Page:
A service worker is a script that your browser runs in the background, separate from a web page, opening the door to features that don’t need a web page or user interaction.
Today, they already include features like push notifications and background sync. In the future, service workers might support other things like periodic sync or geofencing. The core feature discussed in this tutorial is the ability to intercept and handle network requests, including programmatically managing a cache of responses.
The reason this is such an exciting API is that it allows you to support offline experiences, giving developers complete control over the experience.
Things to note about a service worker:
- They execute on a separate thread from the UI.
- It can’t access the DOM directly.
- There is a life cycle or a series of events for a service worker.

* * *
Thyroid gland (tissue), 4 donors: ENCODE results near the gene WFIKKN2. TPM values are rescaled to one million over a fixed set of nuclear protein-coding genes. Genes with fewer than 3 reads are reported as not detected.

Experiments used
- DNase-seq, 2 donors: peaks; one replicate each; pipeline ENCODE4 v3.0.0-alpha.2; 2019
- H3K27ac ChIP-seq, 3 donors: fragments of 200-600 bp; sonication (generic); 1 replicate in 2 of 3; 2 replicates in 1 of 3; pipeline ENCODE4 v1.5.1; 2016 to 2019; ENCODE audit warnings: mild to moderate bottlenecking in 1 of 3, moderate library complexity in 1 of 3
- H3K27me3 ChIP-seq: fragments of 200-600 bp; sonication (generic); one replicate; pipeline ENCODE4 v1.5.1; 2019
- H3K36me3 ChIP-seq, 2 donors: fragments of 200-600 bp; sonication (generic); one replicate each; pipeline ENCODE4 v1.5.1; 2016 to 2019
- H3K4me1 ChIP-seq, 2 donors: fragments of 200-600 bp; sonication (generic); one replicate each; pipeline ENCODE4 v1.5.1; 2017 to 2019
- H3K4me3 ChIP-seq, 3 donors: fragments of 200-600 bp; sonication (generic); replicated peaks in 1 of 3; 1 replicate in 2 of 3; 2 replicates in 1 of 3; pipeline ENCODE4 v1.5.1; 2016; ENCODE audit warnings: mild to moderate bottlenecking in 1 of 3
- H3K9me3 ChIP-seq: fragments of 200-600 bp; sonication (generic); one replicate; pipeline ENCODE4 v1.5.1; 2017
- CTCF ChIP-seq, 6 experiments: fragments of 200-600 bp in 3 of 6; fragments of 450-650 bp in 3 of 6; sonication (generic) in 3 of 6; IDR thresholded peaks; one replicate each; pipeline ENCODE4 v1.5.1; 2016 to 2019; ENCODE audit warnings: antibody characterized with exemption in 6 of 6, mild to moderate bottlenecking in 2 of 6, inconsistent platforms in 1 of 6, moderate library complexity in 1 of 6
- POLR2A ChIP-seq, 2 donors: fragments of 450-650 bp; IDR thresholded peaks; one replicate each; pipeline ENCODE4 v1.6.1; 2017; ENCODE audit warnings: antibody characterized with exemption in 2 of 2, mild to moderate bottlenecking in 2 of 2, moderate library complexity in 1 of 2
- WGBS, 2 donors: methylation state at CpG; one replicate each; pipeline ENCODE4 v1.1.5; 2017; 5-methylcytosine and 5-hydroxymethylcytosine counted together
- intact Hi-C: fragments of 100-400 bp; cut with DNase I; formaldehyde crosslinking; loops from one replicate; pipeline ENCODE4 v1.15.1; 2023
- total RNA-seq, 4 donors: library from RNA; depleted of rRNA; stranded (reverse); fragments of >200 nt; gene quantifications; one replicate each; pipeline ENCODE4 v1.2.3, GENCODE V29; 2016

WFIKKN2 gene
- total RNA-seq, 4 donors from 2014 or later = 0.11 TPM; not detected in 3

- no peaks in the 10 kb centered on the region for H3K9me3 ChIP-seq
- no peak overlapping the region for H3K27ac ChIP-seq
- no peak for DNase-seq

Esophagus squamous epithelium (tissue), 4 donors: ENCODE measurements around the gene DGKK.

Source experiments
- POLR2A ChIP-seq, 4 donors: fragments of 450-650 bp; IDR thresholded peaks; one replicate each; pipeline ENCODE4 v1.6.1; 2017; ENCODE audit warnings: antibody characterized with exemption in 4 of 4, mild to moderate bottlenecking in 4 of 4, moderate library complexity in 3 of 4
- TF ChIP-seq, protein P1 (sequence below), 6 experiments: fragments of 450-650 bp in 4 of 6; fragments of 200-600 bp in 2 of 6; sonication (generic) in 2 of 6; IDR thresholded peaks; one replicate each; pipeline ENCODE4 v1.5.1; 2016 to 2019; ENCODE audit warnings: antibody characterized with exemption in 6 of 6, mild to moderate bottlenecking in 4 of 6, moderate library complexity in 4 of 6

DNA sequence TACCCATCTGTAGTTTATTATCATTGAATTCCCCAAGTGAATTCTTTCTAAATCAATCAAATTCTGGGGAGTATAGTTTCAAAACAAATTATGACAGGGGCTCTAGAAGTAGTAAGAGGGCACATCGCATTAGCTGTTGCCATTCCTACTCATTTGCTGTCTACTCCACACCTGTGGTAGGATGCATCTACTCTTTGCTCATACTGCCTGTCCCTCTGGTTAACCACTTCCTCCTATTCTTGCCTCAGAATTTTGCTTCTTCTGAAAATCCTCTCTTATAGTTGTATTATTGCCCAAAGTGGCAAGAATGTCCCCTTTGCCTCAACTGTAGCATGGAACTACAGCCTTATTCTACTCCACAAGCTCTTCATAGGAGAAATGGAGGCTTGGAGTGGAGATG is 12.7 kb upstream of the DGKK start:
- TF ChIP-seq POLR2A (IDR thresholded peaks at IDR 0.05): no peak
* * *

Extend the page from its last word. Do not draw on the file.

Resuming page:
- They are isolated to the origin or domain they are registered with.
- Service Workers require HTTPS.
Service Workers Work?
A Service worker sits between the browser and the network, acting as a proxy server, handling a collection of non-UI centric tasks. They are event-driven and live outside the browser process, enabling them to work without an active browser session.
The service worker is a script that executes in a thread, separate from the UI. This enables the service worker to perform non-UI tasks, making a web site perform better. Service workers terminate when not in use and restored when required, this keeps them from straining the CPU and draining batteries. Caching not only enables offline experiences, but websites can also load instantly when retrieved from cache. Service worker caching makes the network a progressive enhancement, or not required to make the site usable.